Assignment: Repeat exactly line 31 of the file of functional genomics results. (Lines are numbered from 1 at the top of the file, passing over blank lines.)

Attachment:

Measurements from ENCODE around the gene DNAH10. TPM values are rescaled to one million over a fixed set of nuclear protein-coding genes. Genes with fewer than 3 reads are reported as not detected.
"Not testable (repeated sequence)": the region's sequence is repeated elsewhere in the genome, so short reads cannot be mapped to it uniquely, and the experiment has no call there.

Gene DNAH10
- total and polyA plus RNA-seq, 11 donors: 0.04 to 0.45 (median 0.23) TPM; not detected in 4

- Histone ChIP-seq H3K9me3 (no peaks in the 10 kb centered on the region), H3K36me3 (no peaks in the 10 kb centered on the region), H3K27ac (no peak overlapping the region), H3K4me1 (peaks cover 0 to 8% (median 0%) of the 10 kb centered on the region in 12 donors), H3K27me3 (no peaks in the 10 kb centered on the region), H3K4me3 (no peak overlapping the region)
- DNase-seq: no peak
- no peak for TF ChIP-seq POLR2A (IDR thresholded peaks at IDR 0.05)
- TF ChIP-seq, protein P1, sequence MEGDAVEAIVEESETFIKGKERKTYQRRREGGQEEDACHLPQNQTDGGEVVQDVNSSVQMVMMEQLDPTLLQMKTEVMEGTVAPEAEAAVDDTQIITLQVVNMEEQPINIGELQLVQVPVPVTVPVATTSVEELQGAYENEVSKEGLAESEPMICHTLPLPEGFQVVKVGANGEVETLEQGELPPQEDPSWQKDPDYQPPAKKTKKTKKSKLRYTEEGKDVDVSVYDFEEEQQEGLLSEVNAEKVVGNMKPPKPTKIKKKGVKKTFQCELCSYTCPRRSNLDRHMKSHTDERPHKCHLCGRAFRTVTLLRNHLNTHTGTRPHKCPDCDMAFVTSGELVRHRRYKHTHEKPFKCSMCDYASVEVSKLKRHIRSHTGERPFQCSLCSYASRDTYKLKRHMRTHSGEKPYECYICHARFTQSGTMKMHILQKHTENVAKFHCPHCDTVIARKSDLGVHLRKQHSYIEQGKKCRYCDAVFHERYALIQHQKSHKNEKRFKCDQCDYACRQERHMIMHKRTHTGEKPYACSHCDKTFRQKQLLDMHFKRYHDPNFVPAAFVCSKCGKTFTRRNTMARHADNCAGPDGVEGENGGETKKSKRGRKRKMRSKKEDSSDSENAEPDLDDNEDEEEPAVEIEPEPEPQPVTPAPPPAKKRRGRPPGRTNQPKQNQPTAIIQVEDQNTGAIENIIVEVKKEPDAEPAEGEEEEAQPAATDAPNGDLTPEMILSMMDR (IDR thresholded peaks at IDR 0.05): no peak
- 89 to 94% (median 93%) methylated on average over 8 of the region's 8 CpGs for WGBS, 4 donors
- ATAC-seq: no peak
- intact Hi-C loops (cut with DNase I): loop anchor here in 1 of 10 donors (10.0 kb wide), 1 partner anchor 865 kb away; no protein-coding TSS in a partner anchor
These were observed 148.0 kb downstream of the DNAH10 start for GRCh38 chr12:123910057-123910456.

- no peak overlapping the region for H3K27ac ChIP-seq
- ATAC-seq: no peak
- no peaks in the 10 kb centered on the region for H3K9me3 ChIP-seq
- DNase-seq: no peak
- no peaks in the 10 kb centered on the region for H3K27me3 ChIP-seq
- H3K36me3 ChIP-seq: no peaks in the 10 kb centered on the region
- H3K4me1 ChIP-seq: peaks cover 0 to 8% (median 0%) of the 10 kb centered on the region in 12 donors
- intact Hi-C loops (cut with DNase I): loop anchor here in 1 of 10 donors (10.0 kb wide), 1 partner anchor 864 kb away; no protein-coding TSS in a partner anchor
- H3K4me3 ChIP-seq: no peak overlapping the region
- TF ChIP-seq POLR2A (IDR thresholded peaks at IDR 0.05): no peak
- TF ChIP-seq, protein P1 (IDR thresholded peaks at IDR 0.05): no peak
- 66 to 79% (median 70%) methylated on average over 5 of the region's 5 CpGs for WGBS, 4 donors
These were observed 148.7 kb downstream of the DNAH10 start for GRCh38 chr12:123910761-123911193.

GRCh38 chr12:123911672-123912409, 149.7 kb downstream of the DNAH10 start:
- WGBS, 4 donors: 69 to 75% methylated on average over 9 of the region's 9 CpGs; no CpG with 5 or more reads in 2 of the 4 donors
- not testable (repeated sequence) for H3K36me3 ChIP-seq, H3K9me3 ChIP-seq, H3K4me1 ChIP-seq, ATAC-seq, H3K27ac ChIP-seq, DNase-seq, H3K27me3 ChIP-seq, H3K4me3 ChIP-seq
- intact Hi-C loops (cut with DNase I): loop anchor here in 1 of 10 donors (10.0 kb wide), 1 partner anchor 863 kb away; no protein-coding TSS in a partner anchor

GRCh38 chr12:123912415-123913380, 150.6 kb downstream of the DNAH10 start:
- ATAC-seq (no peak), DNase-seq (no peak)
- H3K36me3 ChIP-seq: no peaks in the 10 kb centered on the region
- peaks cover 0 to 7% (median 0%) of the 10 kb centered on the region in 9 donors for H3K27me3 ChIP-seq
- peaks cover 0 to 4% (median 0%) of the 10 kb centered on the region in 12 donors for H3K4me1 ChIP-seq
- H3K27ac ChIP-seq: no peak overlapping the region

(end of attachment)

- ATAC-seq (no peak), DNase-seq (no peak)